LeadershipPersonal Development

Why You—Yes, You!—Should Be an Entrepreneur

3 Reasons Why So Many Are Going for It

Back in early 2007, I faced an interesting choice. By just about all accounts, I was doing great as an international sales director for a stable infomercial company. I had a family, a house, a car, and all the boxes that we check. But something felt off.

I had the energy for something I couldn’t quite define, and any attempts I made to channel that energy at work to improve things were immediately squashed by my boss. As I saw it, I had two choices: I could take the hint, do my job, and not try to grow professionally. Or I could quit, thereby jeopardizing my family’s security and my future career prospects.

Slowly but surely, the tension became unbearable. The decision point came after I spent a whole month overseas with my boss. I ended up resigning via email during the flight back home. You can imagine how pleased my wife was to greet Odysseus at the door, long absent and freshly unemployed.

It was time to step up. In March 2008, I launched the Live2Sell Group with a small team of six employees. It was a call center based in my then-hometown of Cebu, in the Philippines. It allowed me to leverage every professional skill I already had and channel the energy that I now realize, in hindsight, was entrepreneurial spirit.

Stop suppressing yourself

I’ll tell you more about that little company in just a minute, but let’s pause. Does any of my story resonate with you? Since you’re reading Michael Hyatt Magazine, I’m guessing it does.

So many of us suppress our entrepreneurial spirit and instincts in order to keep our jobs or our sense of security. We do so at the expense of our own happiness, success, and fulfillment. Today, security in a traditional company is wishful thinking. That makes this the perfect time to consider entrepreneurship.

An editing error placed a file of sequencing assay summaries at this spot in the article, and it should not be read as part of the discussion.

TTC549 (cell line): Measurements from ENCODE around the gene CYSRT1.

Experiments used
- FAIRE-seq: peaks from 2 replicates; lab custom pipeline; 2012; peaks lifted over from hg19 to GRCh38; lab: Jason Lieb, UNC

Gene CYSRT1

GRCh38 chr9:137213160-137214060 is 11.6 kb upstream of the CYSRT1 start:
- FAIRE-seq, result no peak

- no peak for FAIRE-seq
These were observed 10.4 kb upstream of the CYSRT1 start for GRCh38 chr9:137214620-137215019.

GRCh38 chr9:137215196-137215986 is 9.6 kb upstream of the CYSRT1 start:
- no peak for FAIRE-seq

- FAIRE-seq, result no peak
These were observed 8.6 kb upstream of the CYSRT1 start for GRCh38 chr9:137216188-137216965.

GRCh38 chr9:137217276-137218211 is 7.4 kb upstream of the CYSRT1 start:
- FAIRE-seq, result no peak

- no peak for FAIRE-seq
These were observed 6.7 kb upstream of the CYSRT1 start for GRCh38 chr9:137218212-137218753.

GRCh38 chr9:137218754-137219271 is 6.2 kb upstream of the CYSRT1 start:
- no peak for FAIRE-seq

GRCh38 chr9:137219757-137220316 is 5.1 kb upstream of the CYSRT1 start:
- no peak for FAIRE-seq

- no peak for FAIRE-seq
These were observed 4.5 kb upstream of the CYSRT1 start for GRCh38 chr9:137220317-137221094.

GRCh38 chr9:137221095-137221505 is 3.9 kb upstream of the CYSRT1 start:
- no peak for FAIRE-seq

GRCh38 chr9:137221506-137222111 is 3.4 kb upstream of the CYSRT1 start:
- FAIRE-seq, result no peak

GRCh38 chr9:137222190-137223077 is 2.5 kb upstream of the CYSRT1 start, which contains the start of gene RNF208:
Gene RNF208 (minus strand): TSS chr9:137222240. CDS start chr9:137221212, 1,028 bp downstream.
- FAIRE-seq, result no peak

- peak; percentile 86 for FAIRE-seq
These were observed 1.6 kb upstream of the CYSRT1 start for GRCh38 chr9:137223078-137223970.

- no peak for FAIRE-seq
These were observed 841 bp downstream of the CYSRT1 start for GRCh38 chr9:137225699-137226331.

It’s not easy to quit a job, and it’s not easy to be your own boss, but here are three reasons why you—yes, you!—should be an entrepreneur. They’ve been true at each juncture of my last 10 years on this path, and they’re the touchpoints I’ve used to encourage my coaching students as well.

1. You will call your own shots

It turns out that many entrepreneurs have this trait in common: We need ownership over our own careers and lives. When we have it, we wake up each morning feeling energized and motivated for the day ahead. When we don’t have it, we feel suppressed, directionless, and insignificant.

It’s not that we can’t take direction, or that we think we’re invincible. We’re not, and I’ve certainly made my fair share of bad decisions as my own boss. But being right or wrong isn’t the point, and it’s not what motivates us. We’re best when we’re charting our own course and inspiring those around us to do the same.

2. You will be empowered to serve

Inspiring those around us is the absolute best feeling for an entrepreneur. Since 2013, I’ve been coaching entrepreneurs in every imaginable niche, and what’s true across the board is that entrepreneurship empowers you to affect stratospheric change.

Affecting change is definitely possible in traditional employment, but the opportunities are scaled down in proportion to your position. Just like I was suppressed from improving things in my last role, so too are countless would-be entrepreneurs searching RIGHT NOW for an outlet for their service-driven spirit and energy. Becoming an entrepreneur throws that door wide open.